Posts Tagged ‘Unemployment Report’

Employment Outlook for 2010

Wednesday, December 30th, 2009

Employer and employeeEmployment numbers are lagging indicators of the economy. While Gross Domestic Product gained 3.5% in the third quarter of 2009, payrolls continued to fall. Job losses announced in November were 11,000. The number is the lowest monthly job loss since December 2007 and the eighth consecutive month where losses were fewer than the month before. As we close out 2009, what is the U.S. employment outlook for next year?

Unemployment is expected to peak sometime next year, and remain around 10% through 2010 and into 2011. However, the huge losses suffered at the beginning of 2009, when 700,000 jobs were lost per month appear to be behind us.

In addition, temp jobs increased in November, and unemployment fell by 0.2% to 10%. Economists had expected an unchanged rate, so the drop is a good sign. The Labor Department also revised job losses for September and October, form 190,000 to 111,000 in October, and from 219,000 to 139,000 in September.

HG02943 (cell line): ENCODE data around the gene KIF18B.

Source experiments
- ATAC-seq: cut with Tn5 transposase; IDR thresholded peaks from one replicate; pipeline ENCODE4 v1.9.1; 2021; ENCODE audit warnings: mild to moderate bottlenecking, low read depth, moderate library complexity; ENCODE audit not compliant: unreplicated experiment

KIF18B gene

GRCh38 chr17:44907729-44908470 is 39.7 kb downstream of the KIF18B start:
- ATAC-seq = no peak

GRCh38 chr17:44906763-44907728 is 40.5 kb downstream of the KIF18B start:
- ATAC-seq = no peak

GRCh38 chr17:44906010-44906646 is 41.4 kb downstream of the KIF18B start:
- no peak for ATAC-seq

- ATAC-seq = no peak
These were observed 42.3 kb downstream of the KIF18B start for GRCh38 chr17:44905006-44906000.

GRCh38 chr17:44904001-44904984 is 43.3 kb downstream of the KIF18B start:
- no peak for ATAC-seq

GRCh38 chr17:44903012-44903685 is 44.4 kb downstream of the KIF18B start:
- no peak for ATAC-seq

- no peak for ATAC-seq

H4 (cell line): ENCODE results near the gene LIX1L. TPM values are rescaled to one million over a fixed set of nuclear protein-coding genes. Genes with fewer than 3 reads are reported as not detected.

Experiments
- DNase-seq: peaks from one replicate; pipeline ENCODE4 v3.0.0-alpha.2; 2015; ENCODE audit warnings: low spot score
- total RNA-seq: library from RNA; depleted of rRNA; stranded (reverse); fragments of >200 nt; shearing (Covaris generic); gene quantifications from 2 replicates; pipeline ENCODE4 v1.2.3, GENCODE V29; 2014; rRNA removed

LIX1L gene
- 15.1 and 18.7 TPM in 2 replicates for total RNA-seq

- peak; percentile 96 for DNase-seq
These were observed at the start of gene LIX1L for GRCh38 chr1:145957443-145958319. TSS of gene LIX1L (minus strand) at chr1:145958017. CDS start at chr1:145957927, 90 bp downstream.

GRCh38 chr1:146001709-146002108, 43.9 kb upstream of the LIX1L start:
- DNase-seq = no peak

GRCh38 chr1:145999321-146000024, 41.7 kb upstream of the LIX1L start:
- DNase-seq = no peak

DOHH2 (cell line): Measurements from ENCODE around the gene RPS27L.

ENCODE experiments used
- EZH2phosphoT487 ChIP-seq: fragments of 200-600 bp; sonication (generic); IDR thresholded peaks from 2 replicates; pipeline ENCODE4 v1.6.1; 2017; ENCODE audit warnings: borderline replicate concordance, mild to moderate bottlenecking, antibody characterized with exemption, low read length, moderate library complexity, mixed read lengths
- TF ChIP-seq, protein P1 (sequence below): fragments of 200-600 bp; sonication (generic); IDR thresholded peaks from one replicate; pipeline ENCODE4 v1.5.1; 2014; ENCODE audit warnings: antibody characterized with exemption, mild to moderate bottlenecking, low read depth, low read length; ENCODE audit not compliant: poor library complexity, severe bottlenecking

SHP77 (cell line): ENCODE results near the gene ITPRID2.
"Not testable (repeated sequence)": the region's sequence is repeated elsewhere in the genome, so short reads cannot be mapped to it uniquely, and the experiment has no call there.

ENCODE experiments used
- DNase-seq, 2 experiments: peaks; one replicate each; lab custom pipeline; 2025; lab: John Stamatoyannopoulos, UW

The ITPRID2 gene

Other indicators are strengthening as well. The stock market is up and business investment in equipment and software increased in the third quarter.  According to economists, meaningful job growth is expected by the end of 2010, spurred both by federal government investment and private employer hiring. Additional indicators: consumer spending was up in November by .5%, while personal incomes were up .4%.

The average number of hours worked each week has fallen throughout the recession. But in November, the average workweek increased by .2 hour to 33.2 hours. The manufacturing workweek increased .3 hour to 40.4 hours. Still, there are 15.4 million unemployed persons in the U.S. and the number of folks working part-time due to cut hours or inability to find full-time work was little changed at 9.2%.

Americans are working hard; productivity is growing. Output rose by 4% while number of hours fell by 5%. This indicates that employers are doing more with less—and may not need to add workers just yet.

But in the long run, increasing productivity is expected to increase demand for workers, as well. What is your company’s employment plan for 2010?